Re: More collective wisdom.....3 questions
Cheryl Singhal (csinghal@CAPACCESS.ORG)
Tue, 15 Oct 1996 16:06:57 -0400
On Tue, 15 Oct 1996, Rick Neff wrote:
> At 12:42 PM 10/11/96 -0400, you wrote:
> >On Thu, 10 Oct 1996, Ned Jacklin wrote:
> >> On an Eagle application, (and merit badges with writing requirements)
> >> how picky should I be getting about grammar, spelling, penmanship, and
> >> so on? I realize these things are all very important in life, and you
> >> can see from my posts that I can write and spell. I don't really
> >> think I should be rejecting Scouts' work as though I'm their high
> >> school English teacher. I've only reviewed one Eagle application so
> >> far, and made suggestions on how to improve it and the cover letter to
> >> the District Advancement Chairman. I did not require it to be perfect
> >> before sending it on.
> >( Cheryl Singhal wrote:
> >It seems to me that if a boy is trying to earn Eagle, we have a right to
> >expect coherence and literacy. Perhaps not perfection (hey, you wouldn't
> >believe the kinds of errors a grammarian can find in any paragraph!), but
> >subject-verb agreements, correct usage of pronouns, vocabulary with at
> >least two alternatives to "said", and the ability to know when to use
> >here or hear should certainly be evident in what will become an archival
> >The Scout should be made aware (painfully, if necessary) that throughout
> >life he will be judged on his writing, spelling, and penmanship. It is
> >undeniably unfair, but equally true, that ALL of us have a bias toward
> >the memo that is legible, concise, and clear. If necessary, you might
> >pass the Scout a note in a fair approximation of his own handwriting and
> >style. They fairly quickly see the point.
> I see a problem with Cheryl's policy or interpretation of requirement.
> The individual scouts age and ability needs to be taken into account
> when determining if an Eagle project is big enough, or if the scouts written
> material is acceptable. Is the scout doing his best? A 13 year old "B"
> student, 15 year old "C" student, and a 17 year old "A" student have
> different ability levels. Expecting college level writing from Junior High
> boys is not correct in most cases.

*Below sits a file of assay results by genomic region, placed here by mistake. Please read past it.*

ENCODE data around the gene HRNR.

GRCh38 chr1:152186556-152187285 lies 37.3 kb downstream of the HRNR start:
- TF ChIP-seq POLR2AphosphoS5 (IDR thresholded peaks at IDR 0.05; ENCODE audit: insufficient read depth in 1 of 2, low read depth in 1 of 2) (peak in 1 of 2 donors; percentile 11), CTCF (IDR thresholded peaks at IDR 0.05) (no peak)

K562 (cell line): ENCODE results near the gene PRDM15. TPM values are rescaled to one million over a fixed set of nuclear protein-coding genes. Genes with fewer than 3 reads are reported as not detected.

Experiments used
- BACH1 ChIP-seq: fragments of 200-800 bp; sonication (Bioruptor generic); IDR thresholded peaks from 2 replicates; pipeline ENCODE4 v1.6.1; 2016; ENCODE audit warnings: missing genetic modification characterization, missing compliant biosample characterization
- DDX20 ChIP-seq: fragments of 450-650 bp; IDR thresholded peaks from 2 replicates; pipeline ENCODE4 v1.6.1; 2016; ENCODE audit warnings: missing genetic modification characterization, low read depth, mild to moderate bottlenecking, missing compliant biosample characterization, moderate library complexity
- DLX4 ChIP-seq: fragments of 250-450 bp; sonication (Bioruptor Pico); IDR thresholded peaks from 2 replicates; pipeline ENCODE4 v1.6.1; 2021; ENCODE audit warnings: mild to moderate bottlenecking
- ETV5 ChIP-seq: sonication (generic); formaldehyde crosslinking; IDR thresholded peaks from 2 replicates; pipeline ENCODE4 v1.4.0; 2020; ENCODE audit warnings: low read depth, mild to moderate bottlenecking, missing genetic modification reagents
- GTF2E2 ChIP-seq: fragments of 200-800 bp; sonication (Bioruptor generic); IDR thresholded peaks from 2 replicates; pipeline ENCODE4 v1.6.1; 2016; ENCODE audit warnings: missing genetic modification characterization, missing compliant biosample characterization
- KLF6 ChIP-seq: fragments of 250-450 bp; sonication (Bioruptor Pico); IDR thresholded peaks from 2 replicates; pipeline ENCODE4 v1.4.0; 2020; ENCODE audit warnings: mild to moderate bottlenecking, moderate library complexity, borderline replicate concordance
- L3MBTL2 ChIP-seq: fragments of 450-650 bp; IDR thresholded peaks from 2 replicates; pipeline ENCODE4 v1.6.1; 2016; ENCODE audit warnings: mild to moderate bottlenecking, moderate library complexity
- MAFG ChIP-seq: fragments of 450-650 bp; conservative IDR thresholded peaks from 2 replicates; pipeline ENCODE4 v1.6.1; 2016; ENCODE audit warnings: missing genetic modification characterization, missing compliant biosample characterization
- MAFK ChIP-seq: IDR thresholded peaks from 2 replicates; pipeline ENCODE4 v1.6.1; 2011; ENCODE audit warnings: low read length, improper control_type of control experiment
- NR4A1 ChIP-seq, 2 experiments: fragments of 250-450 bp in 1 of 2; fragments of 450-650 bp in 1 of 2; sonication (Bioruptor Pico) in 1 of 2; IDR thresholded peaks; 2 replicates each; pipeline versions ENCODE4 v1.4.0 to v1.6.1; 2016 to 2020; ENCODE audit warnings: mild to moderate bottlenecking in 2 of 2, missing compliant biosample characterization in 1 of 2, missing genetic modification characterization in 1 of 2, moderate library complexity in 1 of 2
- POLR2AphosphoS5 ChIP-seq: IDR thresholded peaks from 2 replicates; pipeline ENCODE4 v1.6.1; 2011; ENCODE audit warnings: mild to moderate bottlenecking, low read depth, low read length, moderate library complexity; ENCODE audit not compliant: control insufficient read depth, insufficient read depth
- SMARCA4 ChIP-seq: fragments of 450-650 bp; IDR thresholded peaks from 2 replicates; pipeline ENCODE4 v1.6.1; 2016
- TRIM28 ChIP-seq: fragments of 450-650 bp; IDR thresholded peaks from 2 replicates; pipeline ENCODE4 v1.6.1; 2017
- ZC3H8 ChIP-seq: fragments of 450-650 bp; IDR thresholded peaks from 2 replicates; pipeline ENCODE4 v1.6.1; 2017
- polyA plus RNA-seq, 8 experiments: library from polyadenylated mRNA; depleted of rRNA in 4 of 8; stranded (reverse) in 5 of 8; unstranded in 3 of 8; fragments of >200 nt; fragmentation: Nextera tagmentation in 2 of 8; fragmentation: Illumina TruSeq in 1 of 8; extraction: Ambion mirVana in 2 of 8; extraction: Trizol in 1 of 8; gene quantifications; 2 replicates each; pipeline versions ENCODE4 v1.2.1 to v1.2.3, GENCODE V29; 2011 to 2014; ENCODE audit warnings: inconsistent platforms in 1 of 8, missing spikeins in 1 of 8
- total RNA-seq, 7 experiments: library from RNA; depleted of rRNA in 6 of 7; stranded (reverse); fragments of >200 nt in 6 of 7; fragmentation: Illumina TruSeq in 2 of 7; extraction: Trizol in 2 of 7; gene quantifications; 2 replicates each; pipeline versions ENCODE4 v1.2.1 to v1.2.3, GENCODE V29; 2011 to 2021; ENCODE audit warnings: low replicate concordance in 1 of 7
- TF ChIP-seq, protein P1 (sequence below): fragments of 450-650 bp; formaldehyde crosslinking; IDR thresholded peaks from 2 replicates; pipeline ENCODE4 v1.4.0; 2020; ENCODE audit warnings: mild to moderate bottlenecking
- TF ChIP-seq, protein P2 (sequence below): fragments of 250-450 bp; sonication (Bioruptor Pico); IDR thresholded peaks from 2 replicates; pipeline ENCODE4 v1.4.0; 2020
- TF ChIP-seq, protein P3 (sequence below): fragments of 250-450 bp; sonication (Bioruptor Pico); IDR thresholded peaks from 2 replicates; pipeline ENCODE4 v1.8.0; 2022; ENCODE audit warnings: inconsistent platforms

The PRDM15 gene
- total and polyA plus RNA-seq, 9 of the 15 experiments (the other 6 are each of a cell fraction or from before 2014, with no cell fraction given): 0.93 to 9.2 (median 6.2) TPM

I am not accustomed to Jr. High boys becoming Eagles. In the troops I'm
most familiar with 15 to 18 is the norm. If these boys are headed off to
college applications and job applications (and the interviews that go
with both) coherency and literacy are essential.
With even elementary school kids doing their homework with computerized
word processing, using spell-checkers and grammar-checkers, it shouldn't
be impossible for a Jr. High student to do likewise. (Again, this may be
influenced by my locale, but I know small schools in a rural county in WV
where they have computers for the students to use for homework.)
> Encouraging the boys to push to limits of their ability is fair
> Expecting them to do their best,and convincing them to accept nothing less
> from themselves is proper. A relatively neat, and coherent report is a
> reasonable expectation. If the boy needs help to achieve that, then advice
> or help should be given.
Then I don't see exactly where we disagree.
> For example: My troop has an Eagle candidate who is mentally handicapped.
> We have received permission for him to do his "write up" orally on video tape
No problem with me.
> I have also witnessed scouts suffer a half dozen re-writes at the
> direction of over critical college professor scout leaders.
It is no favor to the Scout to allow him to believe too firmly in "Good
Enough for Who It's For." While that attitude is suitable for the daily
reports many of you must make, it is distinctly --IMHO-- less so for
once-in-a-lifetime occasions, such as the Eagle Project booklet. Don't
denigrate his achievement by allowing him to believe it doesn't merit his
best efforts at composition.
> ps. As some can see. I am grammatically "challenged". If you can,
You shudda seen what the grammar checker did with a recent article of
mine! <G> It wasn't pretty, I can assure you!
|firstname.lastname@example.org * "You are my son. It was not*
*email@example.com * an effort." Sarek, ST-IV |
Terry Howerton Sakima Group, Inc. SCOUTER Magazine Kansas City